Mark Oleszko Reflects on Writing and Performing with the Lincoln Center College Cabaret
by Sandra Forlemu for Music & Music Education
When and how did you start playing the piano?
I started playing piano really young – when I was 4! My parents enrolled me in a group music class for toddlers, but at that point I wasn’t ready to take it seriously. I started taking actual private lessons when I was 6. My mother in particular has always said she wanted music in her home, so she enrolled both my brother and me in private piano lessons. For the longest time, I trained privately – strictly in classical music. That’s where my first love of music came from, particularly for Tchaikovsky, Rimsky-Korsakov, Beethoven, and Chopin.
Do you play any other instruments?
I play clarinet and flute, both of which I picked up in middle school band throughout my high school years. I also recently started learning how to play the ukulele and guitar within the last year. I also pride myself on being a daily shower singer (hello, neighbors!).
What led you to attend Teachers College?
I wanted to get my Masters in music education right after I finished my undergraduate degree, and of course Teachers College has a reputation in the education world that goes without saying. On a more personal level, I had wanted to attend Columbia for my undergraduate studies so badly, but I was too scared to apply and counted myself out even before trying. So, being affiliated now in my Masters program with this degree at Teachers College was also my way of bouncing back from being so self-conscious.
Any plans for what you want to do after your receive your M.A. degree?
After I receive my M.A., I would optimally love to be a part-time teacher and continue performing and writing music. I will realistically follow whichever path affords me a steady income and schedule sooner, but I really want to be able to both teach and perform, because I have such a big passion for both. There are times when I think to myself that I could just try to stick to one thing 100% and audition for theatrical tours or long-term productions or apply to teach full-time, but I don’t think I’m ready to settle for only one path just yet.
You have a band, tell us about it!
Yes, I had a band with me at the Lincoln Center performance! They’re not really “my” band per se, but I kind of had to put on a music contractor hat for a second (think the musical equivalent of a casting director), and assemble a league of extraordinary musicians. My main goal was to perform the music as I heard it in my head, which was definitely more than with just a piano! It was a bit stressful – I didn’t have every player lined up until two days beforehand – but it worked out. My songs were scored for 7 musicians: 2 violins, 1 guitar, 1 bass, 1 synthesizer, 1 piano, and 1 drum kit – but believe it or not, this was a downsize from the original arrangement I had for 12 players! Regardless, all of those guys (and gals) I had with me are great and accomplished musicians in their own right, too! So, big thanks to Liz Zook, Adam Benefield, Timothy Perry, Michelle Park, Liz Hogg, and my own brother Frank Oleszko on being a part of this fun project!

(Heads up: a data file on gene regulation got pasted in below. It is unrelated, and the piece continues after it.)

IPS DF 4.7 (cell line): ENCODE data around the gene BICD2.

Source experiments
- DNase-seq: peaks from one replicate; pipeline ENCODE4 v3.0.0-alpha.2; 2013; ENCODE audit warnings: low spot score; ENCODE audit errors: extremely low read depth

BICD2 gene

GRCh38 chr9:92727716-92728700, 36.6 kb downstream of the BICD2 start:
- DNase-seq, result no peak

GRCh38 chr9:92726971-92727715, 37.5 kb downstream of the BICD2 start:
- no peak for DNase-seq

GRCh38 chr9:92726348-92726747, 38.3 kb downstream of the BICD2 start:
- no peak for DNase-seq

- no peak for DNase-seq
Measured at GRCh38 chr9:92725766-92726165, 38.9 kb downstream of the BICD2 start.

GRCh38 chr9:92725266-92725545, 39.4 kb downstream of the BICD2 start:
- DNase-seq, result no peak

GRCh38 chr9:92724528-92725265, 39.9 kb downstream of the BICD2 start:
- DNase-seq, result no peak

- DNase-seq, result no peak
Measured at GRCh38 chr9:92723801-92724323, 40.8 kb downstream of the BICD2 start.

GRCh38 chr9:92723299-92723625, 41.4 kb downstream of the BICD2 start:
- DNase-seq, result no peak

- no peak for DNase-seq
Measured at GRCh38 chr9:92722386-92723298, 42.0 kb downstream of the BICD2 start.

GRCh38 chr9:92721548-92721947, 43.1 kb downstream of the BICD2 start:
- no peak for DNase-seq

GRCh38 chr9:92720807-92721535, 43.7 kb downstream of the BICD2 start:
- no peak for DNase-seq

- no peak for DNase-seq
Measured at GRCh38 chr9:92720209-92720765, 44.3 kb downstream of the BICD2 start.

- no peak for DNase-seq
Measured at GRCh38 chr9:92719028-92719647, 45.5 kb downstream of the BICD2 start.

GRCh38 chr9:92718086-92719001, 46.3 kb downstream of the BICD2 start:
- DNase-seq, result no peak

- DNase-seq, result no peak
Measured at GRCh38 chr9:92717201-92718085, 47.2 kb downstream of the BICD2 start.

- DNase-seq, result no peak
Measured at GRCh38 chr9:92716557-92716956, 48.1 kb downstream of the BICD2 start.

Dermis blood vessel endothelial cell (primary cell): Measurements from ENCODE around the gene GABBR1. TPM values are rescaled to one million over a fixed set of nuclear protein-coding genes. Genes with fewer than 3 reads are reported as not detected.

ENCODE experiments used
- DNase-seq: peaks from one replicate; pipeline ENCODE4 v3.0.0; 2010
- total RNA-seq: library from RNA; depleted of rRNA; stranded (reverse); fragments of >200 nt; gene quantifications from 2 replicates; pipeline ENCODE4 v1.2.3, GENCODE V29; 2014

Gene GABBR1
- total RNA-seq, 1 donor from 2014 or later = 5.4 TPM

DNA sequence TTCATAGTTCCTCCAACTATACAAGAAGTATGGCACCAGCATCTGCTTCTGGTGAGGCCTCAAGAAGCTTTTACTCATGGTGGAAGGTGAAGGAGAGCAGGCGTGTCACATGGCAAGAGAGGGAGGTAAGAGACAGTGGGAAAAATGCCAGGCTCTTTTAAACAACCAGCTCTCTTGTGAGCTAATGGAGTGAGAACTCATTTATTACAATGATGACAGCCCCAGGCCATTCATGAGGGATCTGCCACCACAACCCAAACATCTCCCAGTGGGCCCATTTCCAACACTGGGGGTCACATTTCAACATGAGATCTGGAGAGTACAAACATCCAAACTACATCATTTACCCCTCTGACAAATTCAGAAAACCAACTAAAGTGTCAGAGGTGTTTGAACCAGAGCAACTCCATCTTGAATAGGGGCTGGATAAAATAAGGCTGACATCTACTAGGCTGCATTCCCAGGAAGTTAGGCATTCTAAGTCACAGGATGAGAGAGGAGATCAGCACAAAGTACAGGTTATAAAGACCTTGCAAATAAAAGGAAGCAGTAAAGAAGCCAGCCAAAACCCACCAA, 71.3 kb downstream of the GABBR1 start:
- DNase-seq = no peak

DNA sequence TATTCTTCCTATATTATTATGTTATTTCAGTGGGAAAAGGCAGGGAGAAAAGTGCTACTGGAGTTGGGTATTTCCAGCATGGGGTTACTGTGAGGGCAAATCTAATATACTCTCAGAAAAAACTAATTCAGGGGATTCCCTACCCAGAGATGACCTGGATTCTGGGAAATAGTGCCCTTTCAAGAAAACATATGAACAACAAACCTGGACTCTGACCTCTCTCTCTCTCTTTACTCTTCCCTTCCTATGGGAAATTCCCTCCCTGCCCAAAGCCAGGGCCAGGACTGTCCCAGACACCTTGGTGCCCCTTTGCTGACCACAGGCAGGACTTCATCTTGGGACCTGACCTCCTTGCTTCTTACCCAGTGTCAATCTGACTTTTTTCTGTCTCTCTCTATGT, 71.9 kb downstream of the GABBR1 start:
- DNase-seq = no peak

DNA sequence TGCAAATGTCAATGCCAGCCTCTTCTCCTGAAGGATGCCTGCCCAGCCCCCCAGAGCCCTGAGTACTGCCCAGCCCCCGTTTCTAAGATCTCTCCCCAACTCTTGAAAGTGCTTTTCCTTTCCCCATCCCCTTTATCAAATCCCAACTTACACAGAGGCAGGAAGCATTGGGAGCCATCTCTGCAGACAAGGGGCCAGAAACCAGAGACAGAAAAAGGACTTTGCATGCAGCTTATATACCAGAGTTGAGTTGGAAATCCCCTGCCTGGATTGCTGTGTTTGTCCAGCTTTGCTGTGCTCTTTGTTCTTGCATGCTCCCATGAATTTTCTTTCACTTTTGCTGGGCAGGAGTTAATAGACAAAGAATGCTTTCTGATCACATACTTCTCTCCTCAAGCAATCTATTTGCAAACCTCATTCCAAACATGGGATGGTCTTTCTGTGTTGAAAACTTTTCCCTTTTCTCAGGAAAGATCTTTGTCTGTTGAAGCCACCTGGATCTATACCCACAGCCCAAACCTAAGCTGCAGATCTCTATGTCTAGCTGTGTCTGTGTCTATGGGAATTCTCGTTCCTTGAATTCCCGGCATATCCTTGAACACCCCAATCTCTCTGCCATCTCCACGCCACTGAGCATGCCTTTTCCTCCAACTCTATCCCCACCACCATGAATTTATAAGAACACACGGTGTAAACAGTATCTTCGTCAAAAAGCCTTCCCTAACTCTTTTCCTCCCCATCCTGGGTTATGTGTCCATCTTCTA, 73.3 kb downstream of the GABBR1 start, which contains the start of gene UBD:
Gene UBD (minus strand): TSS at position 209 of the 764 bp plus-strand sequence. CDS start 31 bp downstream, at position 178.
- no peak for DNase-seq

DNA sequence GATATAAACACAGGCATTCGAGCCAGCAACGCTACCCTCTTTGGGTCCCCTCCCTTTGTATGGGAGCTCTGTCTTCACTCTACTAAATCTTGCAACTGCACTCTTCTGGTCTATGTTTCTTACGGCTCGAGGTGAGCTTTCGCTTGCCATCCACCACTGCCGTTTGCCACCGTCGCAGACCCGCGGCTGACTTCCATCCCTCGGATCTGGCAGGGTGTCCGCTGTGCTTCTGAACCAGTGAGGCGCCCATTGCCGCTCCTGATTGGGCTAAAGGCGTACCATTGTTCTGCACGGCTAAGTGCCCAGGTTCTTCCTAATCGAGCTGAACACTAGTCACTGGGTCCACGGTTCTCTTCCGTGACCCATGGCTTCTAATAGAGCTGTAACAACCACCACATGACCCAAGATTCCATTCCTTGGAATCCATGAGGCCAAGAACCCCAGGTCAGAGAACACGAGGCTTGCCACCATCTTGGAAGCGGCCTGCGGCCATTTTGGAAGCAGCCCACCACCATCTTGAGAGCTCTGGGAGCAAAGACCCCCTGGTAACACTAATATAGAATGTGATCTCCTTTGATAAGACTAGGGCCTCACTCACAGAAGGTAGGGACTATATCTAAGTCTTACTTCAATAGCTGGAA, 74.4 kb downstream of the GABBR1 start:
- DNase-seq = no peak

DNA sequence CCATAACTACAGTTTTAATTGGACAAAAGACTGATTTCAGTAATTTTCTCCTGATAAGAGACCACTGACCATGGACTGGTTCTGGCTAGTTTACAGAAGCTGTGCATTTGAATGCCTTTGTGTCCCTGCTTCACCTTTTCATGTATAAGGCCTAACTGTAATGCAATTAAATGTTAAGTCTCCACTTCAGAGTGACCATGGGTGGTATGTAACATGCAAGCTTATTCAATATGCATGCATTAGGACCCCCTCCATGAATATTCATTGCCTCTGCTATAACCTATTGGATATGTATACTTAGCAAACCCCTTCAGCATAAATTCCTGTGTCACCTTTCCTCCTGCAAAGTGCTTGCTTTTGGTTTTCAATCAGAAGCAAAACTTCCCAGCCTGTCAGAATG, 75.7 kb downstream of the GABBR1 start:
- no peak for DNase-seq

How did you hear about the Lincoln Center College Cabaret and what inspired you to go for it?
I heard about Lincoln Center’s College Cabaret in such an ordinary way: it was on a suggested ad from Facebook. I was scrolling down my newsfeed and saw a sponsored post from Lincoln Center calling all performers to submit to this project.
What inspired me to go for it was really just this feeling of reaching a point where waiting around and sitting on top of dozens of songs I’ve written had become old. I’ve been yearning to get my music out and heard in the world, but for a few reasons, that just wasn’t happening as fast as I had planned or wanted, so this moment was perfect for that! I only had a few days to get together my submission after seeing the promotion. Worse, I didn’t even have a good recording down yet of the song I wanted to submit, only a rehearsal clip that I was iffy about using to represent what I wanted to send out to strangers for the first time ever (strangers at Lincoln Center, no less). I eventually said “good enough” and ended up sending that clip to them. They liked it, and now I get to look back at an amazing opportunity I was afforded!
The big performance was last February. Tell us about your favorite moments?
On the night of the performance, my favorite part was actually seeing everyone else who performed before me! I was the last out of 6 or 7 acts in the evening, and every act was either a student or students performing a work together. The types of performances ranged from music to dance to theater, and what really made the night compelling was that every single act was a completely original work that all these great young artists put out into the world. The fact that everyone was showcasing his or her artistic creations made the night so organically diverse and uniquely unpredictable.
What advice would you give to others who are considering the Lincoln Center College Cabaret?
I’d say my biggest advice to future prospective Lincoln Center College Cabaret performers is to have confidence in whatever it is you do and create, and to let that confidence and love for creating be the guiding force behind performing, especially at such a prestigious venue. I was interviewed about my performance by the media team for the College Cabaret, and I said that I consider every time I play music to be a performance. I think that, regardless of venue, writing and performing is always very personal but at the same time we do what we do because of the symbiosis that exists with an audience. So, be present and passionate, but also seek to share yourself through what you create or do. I know it sounds cliché, but just loving what you do and having fun is the best way to keep on booking performances and getting great opportunities like this!